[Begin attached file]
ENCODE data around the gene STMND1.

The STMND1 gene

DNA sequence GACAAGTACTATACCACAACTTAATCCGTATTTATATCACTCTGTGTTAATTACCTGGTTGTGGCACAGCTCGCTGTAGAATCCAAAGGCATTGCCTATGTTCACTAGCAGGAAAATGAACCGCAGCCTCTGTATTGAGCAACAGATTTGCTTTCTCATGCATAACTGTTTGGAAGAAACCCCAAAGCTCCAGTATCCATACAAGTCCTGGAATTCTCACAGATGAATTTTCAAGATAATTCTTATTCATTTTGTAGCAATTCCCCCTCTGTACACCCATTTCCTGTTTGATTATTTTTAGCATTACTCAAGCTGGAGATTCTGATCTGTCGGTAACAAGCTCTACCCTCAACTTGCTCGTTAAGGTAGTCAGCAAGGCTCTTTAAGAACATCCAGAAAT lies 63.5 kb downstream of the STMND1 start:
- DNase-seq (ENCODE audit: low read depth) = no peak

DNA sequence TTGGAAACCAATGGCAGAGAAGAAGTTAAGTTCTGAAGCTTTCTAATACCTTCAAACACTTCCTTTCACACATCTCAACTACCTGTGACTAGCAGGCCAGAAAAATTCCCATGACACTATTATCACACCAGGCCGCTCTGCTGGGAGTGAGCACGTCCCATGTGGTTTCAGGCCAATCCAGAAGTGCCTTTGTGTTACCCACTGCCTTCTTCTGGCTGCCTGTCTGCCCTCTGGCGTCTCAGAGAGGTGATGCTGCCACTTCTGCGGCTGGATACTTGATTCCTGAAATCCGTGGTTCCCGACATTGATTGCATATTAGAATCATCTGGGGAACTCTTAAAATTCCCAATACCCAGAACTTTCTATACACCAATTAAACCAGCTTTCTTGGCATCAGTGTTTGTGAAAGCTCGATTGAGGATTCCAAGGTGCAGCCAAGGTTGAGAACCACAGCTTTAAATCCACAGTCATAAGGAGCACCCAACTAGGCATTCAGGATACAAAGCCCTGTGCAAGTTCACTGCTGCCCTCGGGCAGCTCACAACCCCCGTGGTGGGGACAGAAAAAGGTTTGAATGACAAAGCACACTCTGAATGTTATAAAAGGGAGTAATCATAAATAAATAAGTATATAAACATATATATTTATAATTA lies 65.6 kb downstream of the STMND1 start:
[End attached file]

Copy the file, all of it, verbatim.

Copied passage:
ENCODE data around the gene STMND1.

The STMND1 gene

DNA sequence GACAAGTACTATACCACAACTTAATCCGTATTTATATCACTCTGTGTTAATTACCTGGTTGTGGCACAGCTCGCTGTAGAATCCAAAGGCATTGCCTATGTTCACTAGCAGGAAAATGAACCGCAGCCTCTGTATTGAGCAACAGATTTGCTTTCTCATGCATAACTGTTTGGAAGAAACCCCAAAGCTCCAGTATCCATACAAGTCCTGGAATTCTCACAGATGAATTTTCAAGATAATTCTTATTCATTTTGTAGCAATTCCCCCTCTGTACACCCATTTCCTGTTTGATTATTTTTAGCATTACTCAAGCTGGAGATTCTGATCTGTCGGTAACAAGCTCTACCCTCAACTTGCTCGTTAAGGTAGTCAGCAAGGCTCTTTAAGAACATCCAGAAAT lies 63.5 kb downstream of the STMND1 start:
- DNase-seq (ENCODE audit: low read depth) = no peak

DNA sequence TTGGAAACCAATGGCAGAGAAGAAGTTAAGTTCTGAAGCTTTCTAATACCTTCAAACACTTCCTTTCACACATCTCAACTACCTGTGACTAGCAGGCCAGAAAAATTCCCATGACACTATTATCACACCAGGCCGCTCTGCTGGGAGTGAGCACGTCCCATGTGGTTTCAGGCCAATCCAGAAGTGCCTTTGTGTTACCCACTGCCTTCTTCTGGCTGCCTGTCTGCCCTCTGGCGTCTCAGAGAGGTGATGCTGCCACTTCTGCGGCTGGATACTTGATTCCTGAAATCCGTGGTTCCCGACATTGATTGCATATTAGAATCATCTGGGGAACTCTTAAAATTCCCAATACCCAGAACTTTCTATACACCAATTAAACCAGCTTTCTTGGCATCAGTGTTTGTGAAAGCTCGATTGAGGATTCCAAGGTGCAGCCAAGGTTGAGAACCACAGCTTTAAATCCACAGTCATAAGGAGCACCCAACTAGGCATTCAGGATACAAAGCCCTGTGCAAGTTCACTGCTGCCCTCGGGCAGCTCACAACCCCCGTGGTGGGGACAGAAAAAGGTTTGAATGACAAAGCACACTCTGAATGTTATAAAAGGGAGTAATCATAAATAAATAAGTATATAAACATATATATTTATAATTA lies 65.6 kb downstream of the STMND1 start: